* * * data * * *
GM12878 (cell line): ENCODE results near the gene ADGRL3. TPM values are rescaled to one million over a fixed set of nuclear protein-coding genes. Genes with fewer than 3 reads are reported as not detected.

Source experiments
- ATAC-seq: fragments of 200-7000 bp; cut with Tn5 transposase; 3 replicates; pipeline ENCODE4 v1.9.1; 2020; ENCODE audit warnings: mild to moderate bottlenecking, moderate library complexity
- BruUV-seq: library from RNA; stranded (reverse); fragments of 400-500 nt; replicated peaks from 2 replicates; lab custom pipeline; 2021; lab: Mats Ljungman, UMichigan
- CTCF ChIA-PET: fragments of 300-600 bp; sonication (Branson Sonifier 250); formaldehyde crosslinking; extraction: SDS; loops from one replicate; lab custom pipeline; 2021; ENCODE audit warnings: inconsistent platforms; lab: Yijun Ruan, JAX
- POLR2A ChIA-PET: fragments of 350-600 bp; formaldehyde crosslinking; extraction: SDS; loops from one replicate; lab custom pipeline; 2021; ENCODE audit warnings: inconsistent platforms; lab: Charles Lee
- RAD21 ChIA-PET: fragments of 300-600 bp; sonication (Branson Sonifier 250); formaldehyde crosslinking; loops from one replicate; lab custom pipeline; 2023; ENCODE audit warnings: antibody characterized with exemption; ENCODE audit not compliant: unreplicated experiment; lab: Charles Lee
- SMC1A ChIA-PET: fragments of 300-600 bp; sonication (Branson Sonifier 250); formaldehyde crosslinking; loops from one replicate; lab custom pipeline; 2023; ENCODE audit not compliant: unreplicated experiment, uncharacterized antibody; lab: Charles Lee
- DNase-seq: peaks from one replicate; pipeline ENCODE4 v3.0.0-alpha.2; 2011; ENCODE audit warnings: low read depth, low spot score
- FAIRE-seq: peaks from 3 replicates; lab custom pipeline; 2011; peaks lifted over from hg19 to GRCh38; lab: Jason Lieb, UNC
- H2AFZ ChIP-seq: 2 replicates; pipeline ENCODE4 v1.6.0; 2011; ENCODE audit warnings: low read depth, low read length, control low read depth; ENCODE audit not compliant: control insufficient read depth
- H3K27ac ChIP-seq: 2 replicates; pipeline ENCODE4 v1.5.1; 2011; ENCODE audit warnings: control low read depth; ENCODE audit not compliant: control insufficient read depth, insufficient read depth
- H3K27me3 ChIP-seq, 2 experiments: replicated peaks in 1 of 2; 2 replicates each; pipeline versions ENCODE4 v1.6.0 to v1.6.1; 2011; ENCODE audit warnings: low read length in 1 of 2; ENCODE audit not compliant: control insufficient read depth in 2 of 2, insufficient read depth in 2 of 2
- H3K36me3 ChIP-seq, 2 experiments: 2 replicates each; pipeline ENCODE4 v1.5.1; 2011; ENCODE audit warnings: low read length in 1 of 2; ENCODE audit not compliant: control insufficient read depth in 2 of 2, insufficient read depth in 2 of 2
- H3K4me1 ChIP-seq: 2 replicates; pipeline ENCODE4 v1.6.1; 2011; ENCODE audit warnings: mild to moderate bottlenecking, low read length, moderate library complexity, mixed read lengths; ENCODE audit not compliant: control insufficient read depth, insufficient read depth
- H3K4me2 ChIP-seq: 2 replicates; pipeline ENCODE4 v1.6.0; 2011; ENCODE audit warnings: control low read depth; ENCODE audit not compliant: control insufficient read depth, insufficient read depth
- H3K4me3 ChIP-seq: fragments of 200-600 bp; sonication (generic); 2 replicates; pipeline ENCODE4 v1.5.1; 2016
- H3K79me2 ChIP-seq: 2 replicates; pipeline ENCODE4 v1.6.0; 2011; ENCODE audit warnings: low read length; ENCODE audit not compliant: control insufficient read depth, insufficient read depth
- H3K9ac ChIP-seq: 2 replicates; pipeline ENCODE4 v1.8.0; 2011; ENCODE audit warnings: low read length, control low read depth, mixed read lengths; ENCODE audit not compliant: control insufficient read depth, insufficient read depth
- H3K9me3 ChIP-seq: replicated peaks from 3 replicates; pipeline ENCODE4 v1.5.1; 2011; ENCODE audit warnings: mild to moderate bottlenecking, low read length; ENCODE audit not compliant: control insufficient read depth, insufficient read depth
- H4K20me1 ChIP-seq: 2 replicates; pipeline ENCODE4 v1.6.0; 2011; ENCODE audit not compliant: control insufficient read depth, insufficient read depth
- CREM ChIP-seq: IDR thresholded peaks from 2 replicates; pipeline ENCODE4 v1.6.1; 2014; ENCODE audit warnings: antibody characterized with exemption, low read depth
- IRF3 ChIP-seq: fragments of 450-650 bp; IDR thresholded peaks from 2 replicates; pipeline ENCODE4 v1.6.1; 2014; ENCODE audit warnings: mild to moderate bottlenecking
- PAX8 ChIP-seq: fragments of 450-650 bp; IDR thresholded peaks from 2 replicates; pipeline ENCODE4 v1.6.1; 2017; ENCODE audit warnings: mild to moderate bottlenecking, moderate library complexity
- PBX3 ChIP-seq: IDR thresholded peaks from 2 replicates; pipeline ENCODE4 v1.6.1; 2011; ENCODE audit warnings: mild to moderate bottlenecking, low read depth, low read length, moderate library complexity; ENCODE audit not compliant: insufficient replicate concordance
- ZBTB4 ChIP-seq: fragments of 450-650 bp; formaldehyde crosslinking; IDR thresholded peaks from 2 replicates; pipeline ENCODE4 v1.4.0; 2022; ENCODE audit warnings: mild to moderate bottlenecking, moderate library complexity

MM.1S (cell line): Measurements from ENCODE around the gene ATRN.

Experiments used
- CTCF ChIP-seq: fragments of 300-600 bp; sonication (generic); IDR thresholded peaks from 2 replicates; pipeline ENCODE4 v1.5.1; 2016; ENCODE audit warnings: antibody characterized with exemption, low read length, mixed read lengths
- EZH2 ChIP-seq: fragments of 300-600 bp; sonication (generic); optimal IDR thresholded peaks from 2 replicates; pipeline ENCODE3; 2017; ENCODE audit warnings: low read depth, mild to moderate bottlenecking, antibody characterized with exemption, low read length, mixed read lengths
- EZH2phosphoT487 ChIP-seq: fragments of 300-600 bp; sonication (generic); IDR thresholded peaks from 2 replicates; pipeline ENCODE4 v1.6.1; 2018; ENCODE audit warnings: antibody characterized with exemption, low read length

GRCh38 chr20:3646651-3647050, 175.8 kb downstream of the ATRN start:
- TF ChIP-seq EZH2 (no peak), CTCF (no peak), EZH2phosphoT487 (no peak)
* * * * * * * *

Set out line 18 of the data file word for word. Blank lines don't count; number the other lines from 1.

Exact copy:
- H3K79me2 ChIP-seq: 2 replicates; pipeline ENCODE4 v1.6.0; 2011; ENCODE audit warnings: low read length; ENCODE audit not compliant: control insufficient read depth, insufficient read depth